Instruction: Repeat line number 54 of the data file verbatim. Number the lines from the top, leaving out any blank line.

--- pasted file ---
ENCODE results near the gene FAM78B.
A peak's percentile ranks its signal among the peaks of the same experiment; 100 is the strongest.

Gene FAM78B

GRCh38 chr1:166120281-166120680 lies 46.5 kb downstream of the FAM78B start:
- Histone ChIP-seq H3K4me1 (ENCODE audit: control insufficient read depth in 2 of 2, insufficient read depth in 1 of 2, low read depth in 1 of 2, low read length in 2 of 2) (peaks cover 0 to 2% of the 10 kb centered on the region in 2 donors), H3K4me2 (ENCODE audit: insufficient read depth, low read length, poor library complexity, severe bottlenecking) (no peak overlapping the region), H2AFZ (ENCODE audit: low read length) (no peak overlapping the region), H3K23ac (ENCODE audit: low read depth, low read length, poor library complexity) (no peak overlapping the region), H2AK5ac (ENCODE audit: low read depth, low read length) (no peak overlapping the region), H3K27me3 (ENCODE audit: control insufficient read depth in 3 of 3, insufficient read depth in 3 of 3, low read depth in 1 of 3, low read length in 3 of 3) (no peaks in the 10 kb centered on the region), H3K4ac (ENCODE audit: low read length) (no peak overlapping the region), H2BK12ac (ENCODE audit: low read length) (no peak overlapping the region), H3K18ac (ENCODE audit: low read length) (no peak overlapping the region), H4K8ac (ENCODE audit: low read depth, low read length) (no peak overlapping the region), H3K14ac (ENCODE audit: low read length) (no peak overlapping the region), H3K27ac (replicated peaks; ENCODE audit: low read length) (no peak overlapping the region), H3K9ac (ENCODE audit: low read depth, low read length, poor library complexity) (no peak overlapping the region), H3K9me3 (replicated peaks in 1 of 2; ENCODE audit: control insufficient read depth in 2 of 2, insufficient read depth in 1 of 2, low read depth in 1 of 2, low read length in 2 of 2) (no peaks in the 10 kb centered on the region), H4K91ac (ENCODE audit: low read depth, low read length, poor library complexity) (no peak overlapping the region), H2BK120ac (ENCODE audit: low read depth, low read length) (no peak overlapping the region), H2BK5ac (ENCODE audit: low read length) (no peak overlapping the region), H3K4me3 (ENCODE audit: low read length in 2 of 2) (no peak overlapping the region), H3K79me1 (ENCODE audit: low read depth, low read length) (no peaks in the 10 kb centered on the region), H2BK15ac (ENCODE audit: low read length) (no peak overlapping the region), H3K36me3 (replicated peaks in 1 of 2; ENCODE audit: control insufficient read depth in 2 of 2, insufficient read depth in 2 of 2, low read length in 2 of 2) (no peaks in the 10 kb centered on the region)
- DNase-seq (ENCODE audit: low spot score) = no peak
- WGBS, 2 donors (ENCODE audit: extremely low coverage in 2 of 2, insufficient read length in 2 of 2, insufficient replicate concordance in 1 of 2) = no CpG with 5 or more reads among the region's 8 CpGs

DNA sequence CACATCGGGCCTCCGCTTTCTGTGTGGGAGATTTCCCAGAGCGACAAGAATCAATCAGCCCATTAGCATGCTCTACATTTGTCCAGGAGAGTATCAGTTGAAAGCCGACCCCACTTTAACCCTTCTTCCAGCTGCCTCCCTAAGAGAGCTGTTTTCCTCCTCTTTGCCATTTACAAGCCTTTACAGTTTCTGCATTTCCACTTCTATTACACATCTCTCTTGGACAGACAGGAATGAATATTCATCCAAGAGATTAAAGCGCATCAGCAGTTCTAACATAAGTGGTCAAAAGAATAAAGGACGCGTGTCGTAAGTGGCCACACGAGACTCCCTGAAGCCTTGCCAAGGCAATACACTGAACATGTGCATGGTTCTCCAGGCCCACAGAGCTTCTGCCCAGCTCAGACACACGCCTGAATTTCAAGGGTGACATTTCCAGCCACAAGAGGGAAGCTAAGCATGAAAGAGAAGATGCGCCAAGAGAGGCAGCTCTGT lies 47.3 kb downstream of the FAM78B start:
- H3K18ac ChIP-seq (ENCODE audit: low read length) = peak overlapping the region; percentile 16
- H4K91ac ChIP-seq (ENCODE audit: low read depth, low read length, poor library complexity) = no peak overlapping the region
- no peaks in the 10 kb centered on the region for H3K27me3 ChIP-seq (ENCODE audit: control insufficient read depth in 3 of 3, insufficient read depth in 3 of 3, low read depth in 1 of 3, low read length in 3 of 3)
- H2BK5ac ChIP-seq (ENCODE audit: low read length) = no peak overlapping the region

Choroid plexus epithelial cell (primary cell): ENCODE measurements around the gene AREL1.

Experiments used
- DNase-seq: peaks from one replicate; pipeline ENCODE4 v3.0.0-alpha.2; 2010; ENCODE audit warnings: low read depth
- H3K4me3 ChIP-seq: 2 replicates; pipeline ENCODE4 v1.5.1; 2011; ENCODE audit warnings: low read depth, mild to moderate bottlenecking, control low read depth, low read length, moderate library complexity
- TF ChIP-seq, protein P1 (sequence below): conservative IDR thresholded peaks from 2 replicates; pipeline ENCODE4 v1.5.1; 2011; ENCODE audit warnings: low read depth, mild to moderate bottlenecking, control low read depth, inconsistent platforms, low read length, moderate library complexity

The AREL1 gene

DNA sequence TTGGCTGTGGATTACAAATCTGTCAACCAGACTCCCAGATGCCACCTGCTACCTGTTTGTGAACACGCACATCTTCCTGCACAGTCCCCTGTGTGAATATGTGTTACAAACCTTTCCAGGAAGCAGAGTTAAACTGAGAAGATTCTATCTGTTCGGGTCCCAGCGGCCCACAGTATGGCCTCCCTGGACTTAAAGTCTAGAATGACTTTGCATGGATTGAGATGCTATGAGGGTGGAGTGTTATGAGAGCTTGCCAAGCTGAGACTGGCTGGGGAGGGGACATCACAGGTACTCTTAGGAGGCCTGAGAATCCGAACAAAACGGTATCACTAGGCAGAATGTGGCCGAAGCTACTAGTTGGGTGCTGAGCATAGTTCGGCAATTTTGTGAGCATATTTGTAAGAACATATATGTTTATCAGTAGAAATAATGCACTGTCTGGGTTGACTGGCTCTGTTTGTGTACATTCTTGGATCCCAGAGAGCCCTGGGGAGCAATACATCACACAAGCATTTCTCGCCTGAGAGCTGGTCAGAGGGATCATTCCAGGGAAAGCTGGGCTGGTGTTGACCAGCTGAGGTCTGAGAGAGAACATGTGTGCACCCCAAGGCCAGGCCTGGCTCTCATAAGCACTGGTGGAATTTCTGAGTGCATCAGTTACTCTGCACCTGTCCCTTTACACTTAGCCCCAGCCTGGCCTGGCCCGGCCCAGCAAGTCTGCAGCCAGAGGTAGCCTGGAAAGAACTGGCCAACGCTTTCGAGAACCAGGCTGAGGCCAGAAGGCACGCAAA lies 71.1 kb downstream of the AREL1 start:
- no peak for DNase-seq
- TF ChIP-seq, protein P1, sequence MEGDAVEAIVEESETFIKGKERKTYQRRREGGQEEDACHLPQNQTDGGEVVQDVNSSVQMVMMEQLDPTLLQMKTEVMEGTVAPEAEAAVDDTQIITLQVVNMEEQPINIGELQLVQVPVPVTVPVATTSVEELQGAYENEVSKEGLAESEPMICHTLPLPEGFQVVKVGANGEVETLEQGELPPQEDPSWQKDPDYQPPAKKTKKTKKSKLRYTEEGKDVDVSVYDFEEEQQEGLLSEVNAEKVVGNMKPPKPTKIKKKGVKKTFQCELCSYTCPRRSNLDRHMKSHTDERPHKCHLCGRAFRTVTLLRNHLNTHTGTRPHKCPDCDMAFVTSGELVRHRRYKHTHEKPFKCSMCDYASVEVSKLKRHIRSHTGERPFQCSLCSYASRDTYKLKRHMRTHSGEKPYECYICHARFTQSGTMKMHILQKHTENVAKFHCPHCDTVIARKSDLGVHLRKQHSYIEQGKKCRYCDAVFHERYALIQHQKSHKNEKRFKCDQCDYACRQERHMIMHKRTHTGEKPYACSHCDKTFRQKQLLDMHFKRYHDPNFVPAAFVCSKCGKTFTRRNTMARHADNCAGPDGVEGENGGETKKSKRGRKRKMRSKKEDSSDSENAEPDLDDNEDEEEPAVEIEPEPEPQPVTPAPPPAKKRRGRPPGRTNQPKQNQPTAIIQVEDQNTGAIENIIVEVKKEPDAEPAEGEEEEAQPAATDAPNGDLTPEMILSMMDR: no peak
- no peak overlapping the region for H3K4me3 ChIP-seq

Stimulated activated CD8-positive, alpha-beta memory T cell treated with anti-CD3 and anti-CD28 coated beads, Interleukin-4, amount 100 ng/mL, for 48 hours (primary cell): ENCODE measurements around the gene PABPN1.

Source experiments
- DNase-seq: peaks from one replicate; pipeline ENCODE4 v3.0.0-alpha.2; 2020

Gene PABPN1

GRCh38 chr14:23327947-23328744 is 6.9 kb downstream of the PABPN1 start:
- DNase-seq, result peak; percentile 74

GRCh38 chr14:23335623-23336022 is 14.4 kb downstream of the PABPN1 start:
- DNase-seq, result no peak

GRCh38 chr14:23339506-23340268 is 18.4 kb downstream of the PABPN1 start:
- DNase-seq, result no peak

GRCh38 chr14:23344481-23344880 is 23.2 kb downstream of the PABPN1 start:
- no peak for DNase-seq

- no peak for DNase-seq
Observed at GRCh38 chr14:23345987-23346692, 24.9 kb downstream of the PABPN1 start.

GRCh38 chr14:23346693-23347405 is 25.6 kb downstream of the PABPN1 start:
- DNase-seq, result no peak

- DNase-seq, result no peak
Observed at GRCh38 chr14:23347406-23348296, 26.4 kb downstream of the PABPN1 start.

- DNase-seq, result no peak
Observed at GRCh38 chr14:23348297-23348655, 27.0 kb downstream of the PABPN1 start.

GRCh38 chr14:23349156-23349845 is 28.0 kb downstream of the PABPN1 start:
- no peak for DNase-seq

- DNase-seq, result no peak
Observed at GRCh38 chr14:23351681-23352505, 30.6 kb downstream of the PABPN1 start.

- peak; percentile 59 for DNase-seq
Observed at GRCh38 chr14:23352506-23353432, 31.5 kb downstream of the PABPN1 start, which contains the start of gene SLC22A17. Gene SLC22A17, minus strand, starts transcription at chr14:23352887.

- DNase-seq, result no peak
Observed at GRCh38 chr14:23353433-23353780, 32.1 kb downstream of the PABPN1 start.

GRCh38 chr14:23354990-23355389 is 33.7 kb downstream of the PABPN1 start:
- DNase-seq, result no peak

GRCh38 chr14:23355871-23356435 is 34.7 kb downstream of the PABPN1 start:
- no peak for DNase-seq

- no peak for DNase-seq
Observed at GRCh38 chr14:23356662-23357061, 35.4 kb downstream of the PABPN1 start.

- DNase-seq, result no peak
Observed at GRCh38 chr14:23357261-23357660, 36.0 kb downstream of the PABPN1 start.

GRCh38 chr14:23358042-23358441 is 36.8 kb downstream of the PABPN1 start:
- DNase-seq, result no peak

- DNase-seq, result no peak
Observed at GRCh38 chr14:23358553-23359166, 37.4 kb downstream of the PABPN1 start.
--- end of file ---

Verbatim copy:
- no peak for DNase-seq